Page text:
Friday, July 18, 2014

Working In Korea

Korean's are some of the hardest working people I know, but why?  This week I worked a total of 52 hours but I am only getting paid for 40.  While I don't mind working hard, I do mind doing other peoples work for them when they get to come and leave on time.

You see, when I first came to Korea I was told that Korean's work hard.  I was also told that they are the least productive workers in the world.  So what is the point of all this hard work if you are going to have such low productivity?  I have no idea.  Maybe they are tired.  I'm constantly blown away at how advanced Korea is when only 60 years ago they were a third world country.  It is seriously unbelievable and I know that this Korean work ethic has gotten them here.  But it's like they are forgetting the purpose of what it means to work hard.  

 VENTING (my problem with Korea): I was also told that Koreans should not leave until their boss leaves.  Even if they are finished with their work they should find something to do and stay until their boss leaves (normal bosses stay late past clock-out time).  Here is what puzzles me, my lazy, good for nothing, unfair, narcissistic Korean boss comes in on time and leaves on time.  On top of that she doesn't appreciate anything that we do.  Shoot, she doesn't even talk to us (unless she wants to tell us how bad of a job we are doing and usually she does that via email or through another person).  She gives us all her work and then tells us it has to be finished by a date or time that is impossible to meet.  

IRONY: She has also told me the reason she leaves on times is because she doesn't want any of her employees to feel a burden to stay late.  This makes no sense because she gives us her work (or makes up pointless work for us to do) knowing there is no way we can finish it all on time.  She is unbelievably out of her mind!!!!! 

FRUSTRATION: Oh and here is another thing that frustrates me the most!  She finds time to give herself a manicure in her office during work, eat lavish, long lunches, (that I wouldn't be surprised our school budget pays for because we never have any money to do anything) and because she has nothing to do she has plenty of time to micromanage everything we do.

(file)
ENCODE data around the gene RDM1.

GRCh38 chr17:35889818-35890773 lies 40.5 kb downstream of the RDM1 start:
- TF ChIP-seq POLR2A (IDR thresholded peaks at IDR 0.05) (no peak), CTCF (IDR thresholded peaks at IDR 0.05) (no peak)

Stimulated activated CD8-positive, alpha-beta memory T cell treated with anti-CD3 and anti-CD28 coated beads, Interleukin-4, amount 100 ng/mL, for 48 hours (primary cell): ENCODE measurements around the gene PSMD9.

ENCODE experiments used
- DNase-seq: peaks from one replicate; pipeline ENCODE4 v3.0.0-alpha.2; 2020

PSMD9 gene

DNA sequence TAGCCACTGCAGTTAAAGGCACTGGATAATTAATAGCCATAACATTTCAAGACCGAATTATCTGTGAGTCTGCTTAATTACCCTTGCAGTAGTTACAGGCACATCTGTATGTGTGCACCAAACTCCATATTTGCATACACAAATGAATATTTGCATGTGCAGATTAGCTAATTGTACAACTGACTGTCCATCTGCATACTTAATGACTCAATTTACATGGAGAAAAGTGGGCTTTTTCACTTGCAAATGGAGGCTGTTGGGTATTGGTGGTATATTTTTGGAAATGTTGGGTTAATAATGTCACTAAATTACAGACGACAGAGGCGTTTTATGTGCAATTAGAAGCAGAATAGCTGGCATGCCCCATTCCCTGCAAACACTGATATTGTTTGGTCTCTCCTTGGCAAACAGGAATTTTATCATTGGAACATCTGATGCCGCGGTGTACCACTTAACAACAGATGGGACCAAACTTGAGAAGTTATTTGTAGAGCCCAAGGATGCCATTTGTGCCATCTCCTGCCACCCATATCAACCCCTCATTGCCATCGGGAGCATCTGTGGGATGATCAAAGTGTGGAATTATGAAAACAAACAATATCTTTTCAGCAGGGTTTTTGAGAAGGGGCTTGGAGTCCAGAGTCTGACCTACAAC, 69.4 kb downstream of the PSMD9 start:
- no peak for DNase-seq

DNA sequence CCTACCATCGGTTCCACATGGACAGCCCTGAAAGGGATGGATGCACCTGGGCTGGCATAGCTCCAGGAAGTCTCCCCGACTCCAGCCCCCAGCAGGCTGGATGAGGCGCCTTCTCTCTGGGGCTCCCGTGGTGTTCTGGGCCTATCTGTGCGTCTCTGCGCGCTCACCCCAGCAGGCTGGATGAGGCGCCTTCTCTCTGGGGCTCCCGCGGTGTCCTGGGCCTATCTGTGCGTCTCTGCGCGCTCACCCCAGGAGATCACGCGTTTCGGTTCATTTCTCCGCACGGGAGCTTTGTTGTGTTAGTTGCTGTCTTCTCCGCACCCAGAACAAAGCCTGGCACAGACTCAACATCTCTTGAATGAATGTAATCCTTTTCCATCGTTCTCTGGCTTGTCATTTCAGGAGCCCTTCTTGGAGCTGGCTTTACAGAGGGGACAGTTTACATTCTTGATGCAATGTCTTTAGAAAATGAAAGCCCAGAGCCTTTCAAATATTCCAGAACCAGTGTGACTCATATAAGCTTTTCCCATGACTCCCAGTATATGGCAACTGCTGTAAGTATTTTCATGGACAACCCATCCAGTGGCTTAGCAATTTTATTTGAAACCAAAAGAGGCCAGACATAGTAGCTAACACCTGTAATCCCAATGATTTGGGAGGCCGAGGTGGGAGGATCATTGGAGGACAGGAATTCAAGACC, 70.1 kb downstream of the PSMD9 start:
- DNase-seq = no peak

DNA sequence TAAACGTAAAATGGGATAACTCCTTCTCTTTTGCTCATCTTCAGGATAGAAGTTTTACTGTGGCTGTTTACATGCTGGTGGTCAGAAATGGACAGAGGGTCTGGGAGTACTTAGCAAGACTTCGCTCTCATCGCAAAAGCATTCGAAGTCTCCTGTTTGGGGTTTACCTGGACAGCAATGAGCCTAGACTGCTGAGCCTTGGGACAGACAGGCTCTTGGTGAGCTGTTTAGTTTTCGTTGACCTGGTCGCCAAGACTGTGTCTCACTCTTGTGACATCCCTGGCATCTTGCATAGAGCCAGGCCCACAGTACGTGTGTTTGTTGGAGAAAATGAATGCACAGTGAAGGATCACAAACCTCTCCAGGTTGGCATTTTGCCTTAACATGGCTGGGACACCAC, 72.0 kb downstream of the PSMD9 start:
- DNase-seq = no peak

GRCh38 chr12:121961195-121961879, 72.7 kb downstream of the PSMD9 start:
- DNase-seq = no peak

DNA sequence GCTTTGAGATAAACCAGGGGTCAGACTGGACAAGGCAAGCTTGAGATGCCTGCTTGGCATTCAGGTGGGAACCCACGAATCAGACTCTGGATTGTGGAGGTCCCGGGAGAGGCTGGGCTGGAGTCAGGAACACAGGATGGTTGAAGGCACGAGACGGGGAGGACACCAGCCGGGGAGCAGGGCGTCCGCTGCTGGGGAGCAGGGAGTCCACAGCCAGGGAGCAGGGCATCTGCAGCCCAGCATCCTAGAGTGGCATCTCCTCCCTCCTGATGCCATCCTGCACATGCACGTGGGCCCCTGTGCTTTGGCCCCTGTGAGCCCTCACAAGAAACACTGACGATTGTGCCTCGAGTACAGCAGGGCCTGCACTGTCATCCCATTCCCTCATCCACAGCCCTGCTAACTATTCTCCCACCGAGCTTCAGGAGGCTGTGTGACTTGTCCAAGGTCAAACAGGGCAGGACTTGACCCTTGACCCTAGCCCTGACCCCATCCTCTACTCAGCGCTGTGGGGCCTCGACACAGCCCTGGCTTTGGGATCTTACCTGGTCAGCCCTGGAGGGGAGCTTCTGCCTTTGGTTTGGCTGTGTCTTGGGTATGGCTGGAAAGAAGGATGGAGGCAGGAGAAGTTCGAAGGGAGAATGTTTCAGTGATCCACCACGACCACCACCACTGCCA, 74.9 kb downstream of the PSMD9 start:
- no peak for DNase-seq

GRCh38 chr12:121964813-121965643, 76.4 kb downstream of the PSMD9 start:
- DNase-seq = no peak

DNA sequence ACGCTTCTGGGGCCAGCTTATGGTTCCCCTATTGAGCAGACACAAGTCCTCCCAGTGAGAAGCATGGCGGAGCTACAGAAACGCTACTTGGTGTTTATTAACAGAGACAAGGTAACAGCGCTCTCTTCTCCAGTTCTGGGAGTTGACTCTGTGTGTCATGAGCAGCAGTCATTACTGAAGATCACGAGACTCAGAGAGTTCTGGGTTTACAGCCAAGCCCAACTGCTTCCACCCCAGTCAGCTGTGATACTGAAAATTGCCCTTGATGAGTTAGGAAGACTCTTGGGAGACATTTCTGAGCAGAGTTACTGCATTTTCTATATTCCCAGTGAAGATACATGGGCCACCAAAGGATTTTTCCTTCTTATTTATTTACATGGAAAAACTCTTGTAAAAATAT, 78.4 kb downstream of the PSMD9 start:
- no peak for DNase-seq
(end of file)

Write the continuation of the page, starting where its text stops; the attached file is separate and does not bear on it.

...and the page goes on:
Now I don't want to give a bad vibe about Korea (after all this is just one person and I don't believe it is fair that one bad apple spoils the bunch).  I just want to give people considering coming to Korea, to work for a Korean company, a warning you may run into, or work under someone like this.  There are many Koreans that work really hard, diligently, and run things fairly (especially the Korean generation born mid 70's and later).  Seeing how my co-workers respond to current working demands gives me hope for Korea.  After all, "All work and no play makes Jack a dull boy."  I just hope that Korea changes.  I hope they can see that all this loyalty to studying and hard work is making them miserable!  I wish these children could be kids.  I wish they could know what it is like to have a summer break, going to the pool, going to the movies, sleep over with friends, etc. instead of going to their normal academies plus new ones cause they are not in school.

REALIZATION: I began to realize this about 10 months into teaching in Korea.  This is why I don't push my students anymore.  I know it may not seem kosher, and parents may not like it, but a lot of things I learned in life that I use today I learned on the playground.  It is for this reason that I have turned my classroom into a playground.  I want students to learn and interact with English is a way that is fun for them.  

I understand that I am in Korea and I should adjust to their culture.  I feel like I have done very well up until this point.  I just don't like to be abused or taken advantage of and then told "it's the Korean way, you should endure."  I also don't like seeing children absolutely miserable because they go to so many academies after school and then have to go home and do homework from all of those academies on only 5-6 hours of sleep a night.  

ON A GOOD NOTE: I realize this post is everywhere but I had a long week.  I could be so negative but I've chosen to just leave it here and really it is pointless to be negative.  If you are thinking of coming to work in Korea be prepared, (especially if you are working at a Hagwon).  They will suck the life out of you.  But enjoy every moment of it because in all honesty, Korea really is a great place.  They have great food, and a rich cultural heritage that I have enjoyed learning about (as well as take pictures in).  When I add it all up anyways, working in Korea only accounts for 25% of my time here.  I refuse to allow 25% of what I do to determine how I feel the other 75% of the time.